China’s cryptocurrency stocks left behind in bitcoin frenzy
China’s blockchain stocks are missing out on the cryptocurrency mania that has pushed their global peers to record highs.
A Bloomberg-curated basket of seven key Chinese A-share stocks with ties to the blockchain technology underpinning cryptocurrencies – including Shenzhen Forms Syntron Information, Shenzhen Ysstech Info-Tech and Brilliance Technology – has fallen about 16 per cent so far this year, according to data compiled by Bloomberg. That compares with a 36 per cent rise in an Elwood Asset Management index tracking global blockchain-linked shares.
“Not every company will stand out in the blockchain sector,” said Reo Liao, a market analyst with IG Australia. “The recent surge in bitcoin price may suggest that digital currency and digital-asset trading platform concepts will be the ones that attract all investors. That’s why we see all related stocks climb these days.”
Global crypto stocks have surged as bitcoin more than quadrupled in value over the past year, with the Elwood index tracking blockchain-linked shares hitting an all-time high this month. But after successive crackdowns on the industry, including a ban on transactions between fiat and cryptocurrencies in 2017, China lacks a cohort of local stocks tied to digital coin exchanges and trading platforms.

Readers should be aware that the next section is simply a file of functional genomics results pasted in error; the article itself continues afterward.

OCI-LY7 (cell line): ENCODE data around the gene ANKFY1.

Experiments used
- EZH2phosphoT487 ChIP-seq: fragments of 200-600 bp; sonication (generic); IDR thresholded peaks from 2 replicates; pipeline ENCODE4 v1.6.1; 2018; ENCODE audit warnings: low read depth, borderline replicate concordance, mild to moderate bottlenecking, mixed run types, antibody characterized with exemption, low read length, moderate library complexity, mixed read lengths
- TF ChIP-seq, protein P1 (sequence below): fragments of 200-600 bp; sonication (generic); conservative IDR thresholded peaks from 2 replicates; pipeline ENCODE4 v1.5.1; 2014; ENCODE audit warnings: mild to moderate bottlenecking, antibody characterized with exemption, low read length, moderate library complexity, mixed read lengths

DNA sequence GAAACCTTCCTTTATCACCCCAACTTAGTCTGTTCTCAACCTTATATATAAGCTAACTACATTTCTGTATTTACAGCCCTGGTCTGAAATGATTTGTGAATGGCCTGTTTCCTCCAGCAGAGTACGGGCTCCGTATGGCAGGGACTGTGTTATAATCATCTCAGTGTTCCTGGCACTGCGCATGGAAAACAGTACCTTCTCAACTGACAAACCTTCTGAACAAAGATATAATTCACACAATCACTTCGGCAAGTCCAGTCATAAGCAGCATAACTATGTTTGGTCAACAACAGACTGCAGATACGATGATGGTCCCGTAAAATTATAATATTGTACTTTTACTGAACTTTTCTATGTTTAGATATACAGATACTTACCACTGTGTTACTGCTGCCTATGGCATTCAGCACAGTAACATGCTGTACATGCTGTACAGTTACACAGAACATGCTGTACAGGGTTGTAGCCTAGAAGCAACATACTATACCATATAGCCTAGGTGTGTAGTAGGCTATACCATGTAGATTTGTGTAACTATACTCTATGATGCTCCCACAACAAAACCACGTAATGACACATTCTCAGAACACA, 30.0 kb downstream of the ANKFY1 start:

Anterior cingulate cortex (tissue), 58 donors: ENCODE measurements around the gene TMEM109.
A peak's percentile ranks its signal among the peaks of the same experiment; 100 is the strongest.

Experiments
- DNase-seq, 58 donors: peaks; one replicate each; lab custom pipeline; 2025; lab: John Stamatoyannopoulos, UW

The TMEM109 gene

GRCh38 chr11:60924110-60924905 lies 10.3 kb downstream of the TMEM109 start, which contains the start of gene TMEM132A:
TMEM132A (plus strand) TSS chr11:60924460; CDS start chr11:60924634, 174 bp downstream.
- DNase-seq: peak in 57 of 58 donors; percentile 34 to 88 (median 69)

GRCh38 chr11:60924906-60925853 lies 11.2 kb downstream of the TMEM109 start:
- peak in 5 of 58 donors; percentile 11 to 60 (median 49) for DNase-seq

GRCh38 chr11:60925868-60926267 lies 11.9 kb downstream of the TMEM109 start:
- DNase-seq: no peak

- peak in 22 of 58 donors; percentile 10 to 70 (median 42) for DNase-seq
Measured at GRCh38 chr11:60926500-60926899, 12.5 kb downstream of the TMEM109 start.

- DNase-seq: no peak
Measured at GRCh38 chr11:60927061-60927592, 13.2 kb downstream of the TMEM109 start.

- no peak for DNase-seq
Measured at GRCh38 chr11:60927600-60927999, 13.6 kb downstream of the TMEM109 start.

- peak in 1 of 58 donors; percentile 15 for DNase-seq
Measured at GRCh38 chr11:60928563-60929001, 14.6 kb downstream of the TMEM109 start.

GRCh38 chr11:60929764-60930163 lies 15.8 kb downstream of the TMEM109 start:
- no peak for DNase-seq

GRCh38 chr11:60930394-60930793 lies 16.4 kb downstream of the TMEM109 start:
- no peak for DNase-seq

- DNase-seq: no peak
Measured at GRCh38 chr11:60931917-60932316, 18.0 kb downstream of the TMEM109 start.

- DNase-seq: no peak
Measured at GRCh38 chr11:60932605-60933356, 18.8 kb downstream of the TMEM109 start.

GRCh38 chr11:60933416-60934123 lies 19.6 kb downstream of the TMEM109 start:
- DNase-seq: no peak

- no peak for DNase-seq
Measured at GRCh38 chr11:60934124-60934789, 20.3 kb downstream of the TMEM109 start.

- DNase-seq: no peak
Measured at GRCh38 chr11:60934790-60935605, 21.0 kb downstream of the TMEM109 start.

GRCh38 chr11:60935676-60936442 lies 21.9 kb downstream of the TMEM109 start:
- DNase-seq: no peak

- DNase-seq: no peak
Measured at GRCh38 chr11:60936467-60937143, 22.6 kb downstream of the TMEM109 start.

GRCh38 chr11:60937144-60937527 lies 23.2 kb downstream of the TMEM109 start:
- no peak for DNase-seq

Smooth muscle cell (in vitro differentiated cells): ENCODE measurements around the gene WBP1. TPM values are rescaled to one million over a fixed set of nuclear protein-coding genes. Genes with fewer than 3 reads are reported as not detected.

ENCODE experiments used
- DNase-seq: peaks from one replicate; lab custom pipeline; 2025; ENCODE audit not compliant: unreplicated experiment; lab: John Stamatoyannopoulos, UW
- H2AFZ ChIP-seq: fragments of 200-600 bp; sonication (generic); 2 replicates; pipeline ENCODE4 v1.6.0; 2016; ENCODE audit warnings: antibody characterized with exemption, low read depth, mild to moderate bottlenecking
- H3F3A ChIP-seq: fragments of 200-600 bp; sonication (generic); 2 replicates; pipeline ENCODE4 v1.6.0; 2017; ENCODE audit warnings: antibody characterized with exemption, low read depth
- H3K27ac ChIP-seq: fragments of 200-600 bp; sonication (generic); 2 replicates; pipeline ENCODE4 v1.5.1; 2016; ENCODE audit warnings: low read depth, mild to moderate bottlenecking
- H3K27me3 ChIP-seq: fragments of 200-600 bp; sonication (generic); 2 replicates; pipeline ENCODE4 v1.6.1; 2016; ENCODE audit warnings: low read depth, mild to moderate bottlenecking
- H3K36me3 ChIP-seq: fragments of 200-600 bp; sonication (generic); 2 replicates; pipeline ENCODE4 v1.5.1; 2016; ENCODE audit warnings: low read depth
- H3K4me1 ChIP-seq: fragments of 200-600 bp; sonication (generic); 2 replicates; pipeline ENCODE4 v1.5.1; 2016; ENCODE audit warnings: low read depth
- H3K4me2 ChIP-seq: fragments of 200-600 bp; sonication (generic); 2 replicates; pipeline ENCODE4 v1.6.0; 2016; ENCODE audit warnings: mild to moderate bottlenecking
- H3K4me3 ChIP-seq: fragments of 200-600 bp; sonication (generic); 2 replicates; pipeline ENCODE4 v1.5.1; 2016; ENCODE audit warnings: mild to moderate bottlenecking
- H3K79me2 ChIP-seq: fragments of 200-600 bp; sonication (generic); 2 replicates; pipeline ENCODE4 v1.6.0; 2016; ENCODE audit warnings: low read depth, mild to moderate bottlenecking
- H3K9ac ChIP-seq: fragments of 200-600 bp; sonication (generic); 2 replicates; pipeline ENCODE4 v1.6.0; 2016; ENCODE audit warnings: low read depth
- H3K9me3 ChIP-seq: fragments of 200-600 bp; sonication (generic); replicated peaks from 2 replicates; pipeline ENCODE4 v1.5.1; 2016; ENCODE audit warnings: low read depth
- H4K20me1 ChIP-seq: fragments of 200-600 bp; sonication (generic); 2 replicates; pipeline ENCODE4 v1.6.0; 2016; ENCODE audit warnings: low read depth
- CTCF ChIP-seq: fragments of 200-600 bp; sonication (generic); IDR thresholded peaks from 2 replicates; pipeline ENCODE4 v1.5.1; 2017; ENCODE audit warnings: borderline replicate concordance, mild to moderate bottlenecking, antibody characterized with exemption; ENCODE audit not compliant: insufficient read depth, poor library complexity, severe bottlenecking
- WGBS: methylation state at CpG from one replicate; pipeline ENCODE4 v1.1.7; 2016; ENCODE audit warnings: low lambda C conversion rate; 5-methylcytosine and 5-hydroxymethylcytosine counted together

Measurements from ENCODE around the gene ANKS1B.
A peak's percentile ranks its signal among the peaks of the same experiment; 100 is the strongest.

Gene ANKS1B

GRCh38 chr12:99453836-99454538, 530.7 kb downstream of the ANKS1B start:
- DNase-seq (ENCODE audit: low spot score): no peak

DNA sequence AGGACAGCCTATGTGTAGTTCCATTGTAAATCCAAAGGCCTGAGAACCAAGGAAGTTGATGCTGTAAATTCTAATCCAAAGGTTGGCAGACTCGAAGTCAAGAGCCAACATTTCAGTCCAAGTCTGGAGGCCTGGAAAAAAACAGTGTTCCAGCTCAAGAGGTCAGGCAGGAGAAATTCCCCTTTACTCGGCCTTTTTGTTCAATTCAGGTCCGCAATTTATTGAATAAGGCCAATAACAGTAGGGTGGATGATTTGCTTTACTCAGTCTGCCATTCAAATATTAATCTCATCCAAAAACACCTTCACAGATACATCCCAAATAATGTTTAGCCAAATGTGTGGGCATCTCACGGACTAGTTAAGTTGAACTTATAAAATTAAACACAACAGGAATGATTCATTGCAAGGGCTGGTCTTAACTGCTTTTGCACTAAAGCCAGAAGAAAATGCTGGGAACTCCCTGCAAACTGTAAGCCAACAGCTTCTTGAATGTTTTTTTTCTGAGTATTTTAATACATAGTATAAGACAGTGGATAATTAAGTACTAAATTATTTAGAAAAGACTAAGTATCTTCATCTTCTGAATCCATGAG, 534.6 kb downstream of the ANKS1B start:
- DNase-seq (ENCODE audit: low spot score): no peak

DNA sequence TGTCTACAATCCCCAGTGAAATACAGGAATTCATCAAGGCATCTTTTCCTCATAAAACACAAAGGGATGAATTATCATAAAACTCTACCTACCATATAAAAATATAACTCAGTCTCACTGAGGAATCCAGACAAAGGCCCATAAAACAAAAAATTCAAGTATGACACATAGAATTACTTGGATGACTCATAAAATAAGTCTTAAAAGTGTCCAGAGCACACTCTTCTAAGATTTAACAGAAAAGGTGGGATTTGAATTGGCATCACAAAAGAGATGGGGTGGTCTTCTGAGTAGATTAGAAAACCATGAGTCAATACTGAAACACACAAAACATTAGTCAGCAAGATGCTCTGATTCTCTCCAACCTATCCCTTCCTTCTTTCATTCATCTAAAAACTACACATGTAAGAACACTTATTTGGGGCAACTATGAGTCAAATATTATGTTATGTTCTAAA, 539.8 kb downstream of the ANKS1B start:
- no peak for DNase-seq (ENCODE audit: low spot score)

Even domestic firms which have worked with Chinese regulators, such as Huobi Group, are listed in Hong Kong, while some of the biggest China-based miners have chosen a US-listing. Canaan has more than doubled over the last 12 months, and Ebang International Holdings has jumped over 30 per cent since its mid-2020 listing.
Chinese firms like Syntron and Ysstech are working elsewhere in the crypto field, developing blockchain technology for various business applications, Mr Liao said. Others work in security tools and banking machines.
“These companies have lots of diversification in other areas,” he said. The stocks that have rallied “have high focus on digital currencies”. “They are more sensitive to the bitcoin price movement.”
Elsewhere in Asia, crypto stocks tied more closely to bitcoin are booming. Monex Group in Japan and BC Technology Group in Hong Kong have more than doubled in value in the past year, while South Korea’s Woori Technology Investment Co has surged more than 70 per cent.
The gains are even more massive in the US, where crypto miner Marathon Patent Group has surged more than 3,000 per cent in the past 12 months.
China’s cryptocurrency landscape is further complicated by the central bank’s development of the digital yuan at the same time as the authorities restrict the wider industry, leaving investors following the government’s lead.
“For the most part, retail investors in China follow the ‘supreme leader’ mode when it comes to out-of-the-norm investment structures,” said Stephen Innes, chief global market strategist with Axi.